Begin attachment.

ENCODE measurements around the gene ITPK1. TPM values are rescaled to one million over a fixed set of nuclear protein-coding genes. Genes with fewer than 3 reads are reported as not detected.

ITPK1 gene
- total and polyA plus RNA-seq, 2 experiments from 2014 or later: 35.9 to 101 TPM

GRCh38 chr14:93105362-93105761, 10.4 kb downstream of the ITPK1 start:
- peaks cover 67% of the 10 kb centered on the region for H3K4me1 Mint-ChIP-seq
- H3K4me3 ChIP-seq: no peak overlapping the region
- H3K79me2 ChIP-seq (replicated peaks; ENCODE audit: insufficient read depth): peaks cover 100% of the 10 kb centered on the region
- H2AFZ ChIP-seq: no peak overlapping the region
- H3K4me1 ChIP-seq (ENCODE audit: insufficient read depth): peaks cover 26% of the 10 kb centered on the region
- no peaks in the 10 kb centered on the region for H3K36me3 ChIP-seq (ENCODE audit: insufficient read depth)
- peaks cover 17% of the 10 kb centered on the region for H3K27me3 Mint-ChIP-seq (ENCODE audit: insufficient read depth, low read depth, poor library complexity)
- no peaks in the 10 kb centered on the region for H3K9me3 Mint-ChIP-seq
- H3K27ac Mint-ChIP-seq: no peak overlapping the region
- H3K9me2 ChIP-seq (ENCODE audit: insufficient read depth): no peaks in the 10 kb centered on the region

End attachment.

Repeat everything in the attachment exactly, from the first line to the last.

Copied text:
ENCODE measurements around the gene ITPK1. TPM values are rescaled to one million over a fixed set of nuclear protein-coding genes. Genes with fewer than 3 reads are reported as not detected.

ITPK1 gene
- total and polyA plus RNA-seq, 2 experiments from 2014 or later: 35.9 to 101 TPM

GRCh38 chr14:93105362-93105761, 10.4 kb downstream of the ITPK1 start:
- peaks cover 67% of the 10 kb centered on the region for H3K4me1 Mint-ChIP-seq
- H3K4me3 ChIP-seq: no peak overlapping the region
- H3K79me2 ChIP-seq (replicated peaks; ENCODE audit: insufficient read depth): peaks cover 100% of the 10 kb centered on the region
- H2AFZ ChIP-seq: no peak overlapping the region
- H3K4me1 ChIP-seq (ENCODE audit: insufficient read depth): peaks cover 26% of the 10 kb centered on the region
- no peaks in the 10 kb centered on the region for H3K36me3 ChIP-seq (ENCODE audit: insufficient read depth)
- peaks cover 17% of the 10 kb centered on the region for H3K27me3 Mint-ChIP-seq (ENCODE audit: insufficient read depth, low read depth, poor library complexity)
- no peaks in the 10 kb centered on the region for H3K9me3 Mint-ChIP-seq
- H3K27ac Mint-ChIP-seq: no peak overlapping the region
- H3K9me2 ChIP-seq (ENCODE audit: insufficient read depth): no peaks in the 10 kb centered on the region